KALISPELL — Bird hunters should exercise caution in and around Ninepipe Wildlife Management Area south of Ronan after an encounter between a bird hunter and a grizzly bear with cubs.
On the morning of Oct. 16, a bird hunter encountered an adult female grizzly bear with cubs that were day-bedded in a shelterbelt. No injuries were sustained by the hunter. Though the hunter fired two shots at the bear, after a thorough field investigation no evidence of an injured grizzly bear was found in the management area.
This surprise-encounter incident highlights the importance of carrying bear spray when hunting, fishing, and recreating, and to exercise caution when approaching wooded draws and thickets in bear country. When approaching a shrubby thicket, be sure the wind is carrying your scent toward the thicket, not away from the area, and make as much noise as possible to allow bears the opportunity to hear and smell your presence before you walk upon them.
Bears will avoid an encounter and leave the area if given ample warning of human presence.
Hunters can expect to see grizzly bears in the western half of Montana. Preventing conflicts with bears is easier than dealing with them.
How to stay safe afield
- Carry bear spray and knowing how to use it
- Pack meat out as soon as possible.
- Avoid cutting up carcass at dusk or night. If you kill an animal at dusk, be prepared to cut up the carcass in the dark by carrying strong headlamps. Be extra vigilant and watch for bears.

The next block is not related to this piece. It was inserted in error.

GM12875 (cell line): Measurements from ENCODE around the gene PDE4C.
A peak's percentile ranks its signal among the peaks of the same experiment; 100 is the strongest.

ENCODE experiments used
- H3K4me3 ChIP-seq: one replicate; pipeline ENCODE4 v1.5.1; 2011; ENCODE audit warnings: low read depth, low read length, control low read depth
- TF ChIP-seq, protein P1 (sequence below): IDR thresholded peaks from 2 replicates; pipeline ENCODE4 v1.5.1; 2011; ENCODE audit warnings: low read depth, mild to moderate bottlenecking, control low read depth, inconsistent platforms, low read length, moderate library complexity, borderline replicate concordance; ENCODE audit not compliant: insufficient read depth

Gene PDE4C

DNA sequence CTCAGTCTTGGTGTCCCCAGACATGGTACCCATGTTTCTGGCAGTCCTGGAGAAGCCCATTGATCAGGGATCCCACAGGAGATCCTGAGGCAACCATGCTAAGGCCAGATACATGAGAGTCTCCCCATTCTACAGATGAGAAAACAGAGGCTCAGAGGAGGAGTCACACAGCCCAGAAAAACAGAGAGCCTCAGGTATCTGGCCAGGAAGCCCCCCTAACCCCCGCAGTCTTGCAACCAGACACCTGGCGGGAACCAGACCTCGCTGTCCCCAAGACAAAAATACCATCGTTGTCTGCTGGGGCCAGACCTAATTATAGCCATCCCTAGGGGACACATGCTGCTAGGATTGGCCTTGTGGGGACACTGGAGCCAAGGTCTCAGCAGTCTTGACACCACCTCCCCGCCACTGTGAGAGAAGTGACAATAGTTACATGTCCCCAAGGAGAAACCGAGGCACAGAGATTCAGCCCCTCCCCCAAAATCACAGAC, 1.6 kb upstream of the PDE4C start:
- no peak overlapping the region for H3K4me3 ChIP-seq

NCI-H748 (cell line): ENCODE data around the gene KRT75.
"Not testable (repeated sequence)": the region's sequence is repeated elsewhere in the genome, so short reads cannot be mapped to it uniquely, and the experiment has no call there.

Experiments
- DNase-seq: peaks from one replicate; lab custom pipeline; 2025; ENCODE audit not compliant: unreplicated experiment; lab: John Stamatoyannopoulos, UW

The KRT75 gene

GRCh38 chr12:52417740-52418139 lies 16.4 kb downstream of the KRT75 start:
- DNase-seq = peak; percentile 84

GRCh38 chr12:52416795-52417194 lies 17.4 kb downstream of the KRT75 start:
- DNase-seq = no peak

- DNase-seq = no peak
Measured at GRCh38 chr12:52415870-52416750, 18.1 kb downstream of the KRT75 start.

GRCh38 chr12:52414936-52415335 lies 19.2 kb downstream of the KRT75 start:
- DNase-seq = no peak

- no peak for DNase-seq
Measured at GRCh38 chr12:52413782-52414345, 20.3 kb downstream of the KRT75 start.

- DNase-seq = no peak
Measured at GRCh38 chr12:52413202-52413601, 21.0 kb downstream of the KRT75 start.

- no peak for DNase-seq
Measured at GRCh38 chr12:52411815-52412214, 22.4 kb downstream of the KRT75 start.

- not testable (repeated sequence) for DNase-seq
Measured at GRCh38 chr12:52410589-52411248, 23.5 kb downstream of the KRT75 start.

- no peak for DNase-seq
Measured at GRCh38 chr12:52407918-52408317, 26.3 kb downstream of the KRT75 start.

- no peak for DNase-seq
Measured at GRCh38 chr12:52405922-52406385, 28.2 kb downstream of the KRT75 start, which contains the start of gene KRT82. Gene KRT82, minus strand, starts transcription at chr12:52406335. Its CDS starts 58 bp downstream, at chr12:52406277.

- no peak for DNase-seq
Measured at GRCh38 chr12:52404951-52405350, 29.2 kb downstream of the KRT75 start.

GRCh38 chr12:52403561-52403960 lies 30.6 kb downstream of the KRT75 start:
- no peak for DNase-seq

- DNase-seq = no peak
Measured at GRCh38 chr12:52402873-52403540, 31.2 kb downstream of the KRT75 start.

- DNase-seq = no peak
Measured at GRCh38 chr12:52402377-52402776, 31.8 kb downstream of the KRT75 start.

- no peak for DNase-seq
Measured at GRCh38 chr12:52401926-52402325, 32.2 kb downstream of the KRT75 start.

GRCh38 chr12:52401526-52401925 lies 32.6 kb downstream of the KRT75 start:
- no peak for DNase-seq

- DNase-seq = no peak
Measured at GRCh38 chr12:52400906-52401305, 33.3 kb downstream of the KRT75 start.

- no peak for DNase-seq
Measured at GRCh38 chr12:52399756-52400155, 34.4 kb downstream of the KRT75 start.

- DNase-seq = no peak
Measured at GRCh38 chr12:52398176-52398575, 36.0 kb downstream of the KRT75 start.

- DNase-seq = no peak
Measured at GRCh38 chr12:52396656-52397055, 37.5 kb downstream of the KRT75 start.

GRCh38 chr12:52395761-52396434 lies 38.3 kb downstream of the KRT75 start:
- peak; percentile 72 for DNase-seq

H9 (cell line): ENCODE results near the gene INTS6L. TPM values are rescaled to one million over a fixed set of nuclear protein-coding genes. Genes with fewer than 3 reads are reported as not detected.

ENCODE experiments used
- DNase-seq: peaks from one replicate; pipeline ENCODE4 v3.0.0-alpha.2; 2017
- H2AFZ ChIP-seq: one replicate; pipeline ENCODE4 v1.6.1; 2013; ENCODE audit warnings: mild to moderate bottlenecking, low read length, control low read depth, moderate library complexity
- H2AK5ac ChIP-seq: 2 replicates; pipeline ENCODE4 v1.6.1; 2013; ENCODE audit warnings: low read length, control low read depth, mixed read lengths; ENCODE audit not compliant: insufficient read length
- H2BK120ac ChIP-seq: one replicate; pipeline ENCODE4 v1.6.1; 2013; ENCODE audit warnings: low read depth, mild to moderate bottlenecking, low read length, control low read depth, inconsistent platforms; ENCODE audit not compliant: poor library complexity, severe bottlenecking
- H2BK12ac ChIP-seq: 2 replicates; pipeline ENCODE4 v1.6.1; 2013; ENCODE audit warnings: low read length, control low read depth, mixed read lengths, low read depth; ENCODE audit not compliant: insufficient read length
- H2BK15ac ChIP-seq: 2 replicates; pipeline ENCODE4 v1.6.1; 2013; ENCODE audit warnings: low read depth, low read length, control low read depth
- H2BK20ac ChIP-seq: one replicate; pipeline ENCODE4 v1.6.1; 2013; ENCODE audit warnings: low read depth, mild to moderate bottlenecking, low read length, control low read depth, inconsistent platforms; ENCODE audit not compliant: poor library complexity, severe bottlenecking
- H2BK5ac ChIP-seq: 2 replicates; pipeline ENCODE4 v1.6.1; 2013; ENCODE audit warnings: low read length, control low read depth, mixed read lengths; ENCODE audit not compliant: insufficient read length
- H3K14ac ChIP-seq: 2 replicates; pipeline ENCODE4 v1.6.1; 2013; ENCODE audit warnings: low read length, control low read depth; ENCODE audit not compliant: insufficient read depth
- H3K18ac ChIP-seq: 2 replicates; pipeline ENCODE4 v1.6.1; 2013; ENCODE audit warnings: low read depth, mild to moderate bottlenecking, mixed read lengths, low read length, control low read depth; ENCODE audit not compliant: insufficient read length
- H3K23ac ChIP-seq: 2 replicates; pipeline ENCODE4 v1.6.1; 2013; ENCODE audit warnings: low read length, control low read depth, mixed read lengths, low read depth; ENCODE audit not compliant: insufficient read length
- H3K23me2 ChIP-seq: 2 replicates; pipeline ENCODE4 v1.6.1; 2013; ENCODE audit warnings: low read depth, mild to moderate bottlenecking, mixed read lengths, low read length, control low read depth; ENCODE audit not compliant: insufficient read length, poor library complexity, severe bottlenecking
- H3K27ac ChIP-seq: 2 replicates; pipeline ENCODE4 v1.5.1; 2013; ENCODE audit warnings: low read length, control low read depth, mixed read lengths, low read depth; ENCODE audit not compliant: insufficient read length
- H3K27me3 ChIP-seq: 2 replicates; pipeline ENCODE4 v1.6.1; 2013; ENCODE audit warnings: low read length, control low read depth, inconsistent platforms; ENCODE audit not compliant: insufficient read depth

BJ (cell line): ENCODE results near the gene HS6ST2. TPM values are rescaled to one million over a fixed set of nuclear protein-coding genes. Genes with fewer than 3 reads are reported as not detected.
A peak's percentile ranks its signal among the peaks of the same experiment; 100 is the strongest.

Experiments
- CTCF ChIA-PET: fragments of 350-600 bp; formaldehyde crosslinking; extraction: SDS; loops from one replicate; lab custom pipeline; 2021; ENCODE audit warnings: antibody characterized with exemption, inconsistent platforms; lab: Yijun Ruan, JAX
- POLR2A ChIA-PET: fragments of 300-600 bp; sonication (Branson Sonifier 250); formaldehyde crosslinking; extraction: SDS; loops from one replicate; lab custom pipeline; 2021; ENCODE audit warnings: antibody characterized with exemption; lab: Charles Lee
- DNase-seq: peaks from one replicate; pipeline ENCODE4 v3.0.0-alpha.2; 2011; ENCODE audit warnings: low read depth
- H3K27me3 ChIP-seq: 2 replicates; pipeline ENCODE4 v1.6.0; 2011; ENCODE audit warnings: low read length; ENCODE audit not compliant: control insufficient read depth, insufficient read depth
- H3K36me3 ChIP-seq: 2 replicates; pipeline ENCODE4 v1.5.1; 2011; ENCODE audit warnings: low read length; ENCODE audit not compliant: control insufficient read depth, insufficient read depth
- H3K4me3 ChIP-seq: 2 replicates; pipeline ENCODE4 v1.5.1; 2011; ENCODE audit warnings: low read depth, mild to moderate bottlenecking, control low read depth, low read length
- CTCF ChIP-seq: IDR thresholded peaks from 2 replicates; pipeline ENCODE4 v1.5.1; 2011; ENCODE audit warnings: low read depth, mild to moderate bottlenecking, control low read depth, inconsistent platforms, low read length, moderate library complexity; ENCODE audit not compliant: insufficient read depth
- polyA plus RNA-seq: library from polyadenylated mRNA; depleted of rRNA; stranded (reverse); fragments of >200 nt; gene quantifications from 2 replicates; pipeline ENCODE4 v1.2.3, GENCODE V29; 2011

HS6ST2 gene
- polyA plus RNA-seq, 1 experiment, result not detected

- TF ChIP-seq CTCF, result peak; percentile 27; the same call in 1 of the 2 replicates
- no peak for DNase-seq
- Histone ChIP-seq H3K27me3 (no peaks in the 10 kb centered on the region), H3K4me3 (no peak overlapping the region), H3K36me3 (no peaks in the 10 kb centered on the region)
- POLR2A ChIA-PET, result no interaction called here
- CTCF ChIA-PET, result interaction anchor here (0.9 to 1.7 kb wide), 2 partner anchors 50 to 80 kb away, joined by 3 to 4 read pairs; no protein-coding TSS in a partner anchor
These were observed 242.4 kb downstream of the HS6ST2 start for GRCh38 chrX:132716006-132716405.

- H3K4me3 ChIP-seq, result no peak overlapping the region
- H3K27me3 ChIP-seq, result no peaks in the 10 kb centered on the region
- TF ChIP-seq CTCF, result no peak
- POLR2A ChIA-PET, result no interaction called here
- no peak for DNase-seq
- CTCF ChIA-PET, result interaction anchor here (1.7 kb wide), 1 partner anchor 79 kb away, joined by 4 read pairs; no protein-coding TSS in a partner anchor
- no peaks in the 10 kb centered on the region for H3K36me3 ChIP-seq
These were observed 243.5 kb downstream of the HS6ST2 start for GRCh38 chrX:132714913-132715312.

- Properly hang meat until you can retrieve your downed game.
- If you must leave your animal, return to the site carefully. Leave it in an area that is easily observable from a distance.
- Drag gut piles into open areas, if possible, and at least 100 yards from your carcass as soon as possible.
- If a bear has claimed your animal, do not attempt to haze or frighten the bear away. Report any lost game to FWP.
- Bird hunters should be extra careful while walking in and along areas of brush because grizzly bears use thick cover for day beds – especially along waterways. Bird hunters should, walk with the wind, carry bear spray, and should keep a close eye on hunting dogs. If there is abundant fresh sign of grizzly bears in the area, consider bird hunting somewhere else.
- Learn more online at https://fwp.mt.gov/conservation/wildlife-management/bear/be-bear-aware.